However, placing unreasonable expectations on aspiring young entrepreneurs ahead of time or giving false impressions of an easy path to success can be unwise. Instead, laying a solid foundation for these young entrepreneurs is essential if we are to provide the springboard for success.
So, what are the elements of success, and how can we foster these? Certainly, an entrepreneurial mindset can be instilled through repetitive experiential exposure, influencing success, but not all individuals are suited to entrepreneurship. It requires mental fortitude, unique character traits, and an in-built drive to create self-sufficiency.
Furthermore, business-related tertiary education that is both relevant for Africa and adopts a teaching methodology of “learning by doing” is important, whilst work-shadow and internship schemes contribute to life and business experience and significantly increase success rates.
For rapid growth, business accelerator programmes can be transformative. If well-designed and applied, web-based training and mentorship such as The Youth Startup Accelerator, a partnership with FNB and Fetola, set the groundwork for rapid success. Wraparound support from accelerators, such as the community of peers, leaves participants with a positive mindset, a real sense of hope and self-belief.
Similar success has been achieved through other programmes. Puleng Motupa, a youth entrepreneur from Polokwane, has been in operation for just 3 years. He specialises in manufacturing sustainable products including their signature non-electric slow cookers and washable pads. Whilst a participant in the SAB Foundation Tholoana Enterprise Programme, Motupa PJ Enterprise was listed on the e-commerce platform Takealot, driving significant growth. The milestones achieved through the accelerator saw Motupa selected as South Africa’s Youth Advisor for the JA Worldwide programme – inspiring others to become entrepreneurs and changemakers.
Whilst individuals can and do start successful businesses without support, self-employment is often poorly paid and precarious. Entrepreneurs need guidance to funnel their enthusiasm and commitment in the right direction. Consistent success is fostered within a holistic ecosystem of professional support that encompasses a balance of training and mentorship, access to finance, markets and specialist advice.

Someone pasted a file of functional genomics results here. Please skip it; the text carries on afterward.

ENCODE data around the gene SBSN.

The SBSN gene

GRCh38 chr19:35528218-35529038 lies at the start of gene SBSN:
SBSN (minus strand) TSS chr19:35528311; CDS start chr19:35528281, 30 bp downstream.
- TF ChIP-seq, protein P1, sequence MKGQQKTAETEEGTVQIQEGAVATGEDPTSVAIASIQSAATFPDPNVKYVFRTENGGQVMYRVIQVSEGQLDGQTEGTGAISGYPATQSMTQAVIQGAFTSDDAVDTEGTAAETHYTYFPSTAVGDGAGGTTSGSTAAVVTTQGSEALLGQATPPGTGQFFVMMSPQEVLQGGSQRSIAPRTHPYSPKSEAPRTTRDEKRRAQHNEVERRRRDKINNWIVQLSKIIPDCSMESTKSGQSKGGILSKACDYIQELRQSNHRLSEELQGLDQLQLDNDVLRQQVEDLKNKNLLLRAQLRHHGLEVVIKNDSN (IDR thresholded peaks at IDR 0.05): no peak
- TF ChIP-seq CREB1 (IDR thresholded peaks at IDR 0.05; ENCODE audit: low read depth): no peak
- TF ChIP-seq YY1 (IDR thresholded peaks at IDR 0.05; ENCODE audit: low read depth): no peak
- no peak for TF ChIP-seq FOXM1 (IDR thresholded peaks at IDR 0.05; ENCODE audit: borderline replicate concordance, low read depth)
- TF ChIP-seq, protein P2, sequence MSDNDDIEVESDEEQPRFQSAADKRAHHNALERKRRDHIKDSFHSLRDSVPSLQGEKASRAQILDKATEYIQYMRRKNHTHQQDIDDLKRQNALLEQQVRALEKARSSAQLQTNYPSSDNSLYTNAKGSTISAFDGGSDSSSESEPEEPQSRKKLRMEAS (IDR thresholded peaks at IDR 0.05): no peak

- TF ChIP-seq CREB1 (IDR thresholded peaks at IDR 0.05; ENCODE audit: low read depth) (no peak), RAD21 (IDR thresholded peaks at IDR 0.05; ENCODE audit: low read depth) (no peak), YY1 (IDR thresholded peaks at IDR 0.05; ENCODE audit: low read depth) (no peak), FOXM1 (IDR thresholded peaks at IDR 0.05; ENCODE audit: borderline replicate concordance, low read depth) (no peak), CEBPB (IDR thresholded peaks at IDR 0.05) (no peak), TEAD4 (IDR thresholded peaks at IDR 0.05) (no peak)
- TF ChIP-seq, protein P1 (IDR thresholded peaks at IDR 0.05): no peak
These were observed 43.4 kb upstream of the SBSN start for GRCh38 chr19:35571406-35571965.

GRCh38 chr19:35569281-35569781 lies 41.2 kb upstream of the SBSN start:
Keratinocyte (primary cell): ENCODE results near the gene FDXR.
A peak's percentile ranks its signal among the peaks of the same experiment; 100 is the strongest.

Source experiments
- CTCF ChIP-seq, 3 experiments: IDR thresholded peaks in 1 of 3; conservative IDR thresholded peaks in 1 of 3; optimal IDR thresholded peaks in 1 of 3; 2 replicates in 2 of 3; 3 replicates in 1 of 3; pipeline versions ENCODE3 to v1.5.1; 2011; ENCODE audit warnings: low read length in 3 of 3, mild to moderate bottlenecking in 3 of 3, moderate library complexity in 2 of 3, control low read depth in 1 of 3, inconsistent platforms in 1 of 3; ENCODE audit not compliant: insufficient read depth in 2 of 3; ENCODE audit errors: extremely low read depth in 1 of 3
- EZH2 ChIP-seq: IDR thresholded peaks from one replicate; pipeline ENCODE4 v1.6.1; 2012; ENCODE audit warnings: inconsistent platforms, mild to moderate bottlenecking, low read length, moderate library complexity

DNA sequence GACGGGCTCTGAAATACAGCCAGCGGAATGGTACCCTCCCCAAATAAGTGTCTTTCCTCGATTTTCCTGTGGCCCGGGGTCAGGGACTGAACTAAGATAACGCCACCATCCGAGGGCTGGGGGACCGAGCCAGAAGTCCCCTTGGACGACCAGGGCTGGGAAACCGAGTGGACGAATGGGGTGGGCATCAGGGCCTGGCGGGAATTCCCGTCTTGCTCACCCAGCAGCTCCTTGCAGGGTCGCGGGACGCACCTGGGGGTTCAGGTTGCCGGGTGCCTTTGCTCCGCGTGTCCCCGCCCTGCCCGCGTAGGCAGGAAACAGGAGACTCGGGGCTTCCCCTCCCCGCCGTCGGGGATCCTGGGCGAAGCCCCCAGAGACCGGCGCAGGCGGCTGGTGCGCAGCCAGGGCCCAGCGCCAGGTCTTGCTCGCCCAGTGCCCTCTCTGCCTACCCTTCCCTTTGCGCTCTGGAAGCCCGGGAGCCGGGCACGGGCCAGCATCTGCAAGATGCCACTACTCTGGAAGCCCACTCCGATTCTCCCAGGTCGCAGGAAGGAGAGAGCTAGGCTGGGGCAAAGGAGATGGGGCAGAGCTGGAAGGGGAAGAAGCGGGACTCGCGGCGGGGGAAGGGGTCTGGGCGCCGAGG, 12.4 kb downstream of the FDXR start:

The potential of African you this enormous, and the pathway to unlocking this is filled with challenges. Yet, by using Africa’s digital transformation to maximum advantage and partnering with professional business accelerators, we can build a roadmap for Africa’s young entrepreneurs.
About the Authors:
Catherine Wijnberg is the CEO of Fetola, a leading provider of scalable, world-class entrepreneurial support programmes for African entrepreneurs. Helping people build businesses that last through scalable solutions that deliver social, environmental and economic impact. Fetola means “change” in Sesotho – and they aim to empower people by supporting the growth and development of sustainable, empowered and thriving small and medium enterprises (SMEs) at scale. Bridget Wijnberg is the Fetola Digital Content Manager.
Thank you for reading this article. The authors regularly write about small business development, sustainability and circularity, and has a passion for effecting scalable impact at the ecosystem level. To receive updates, please sign up here.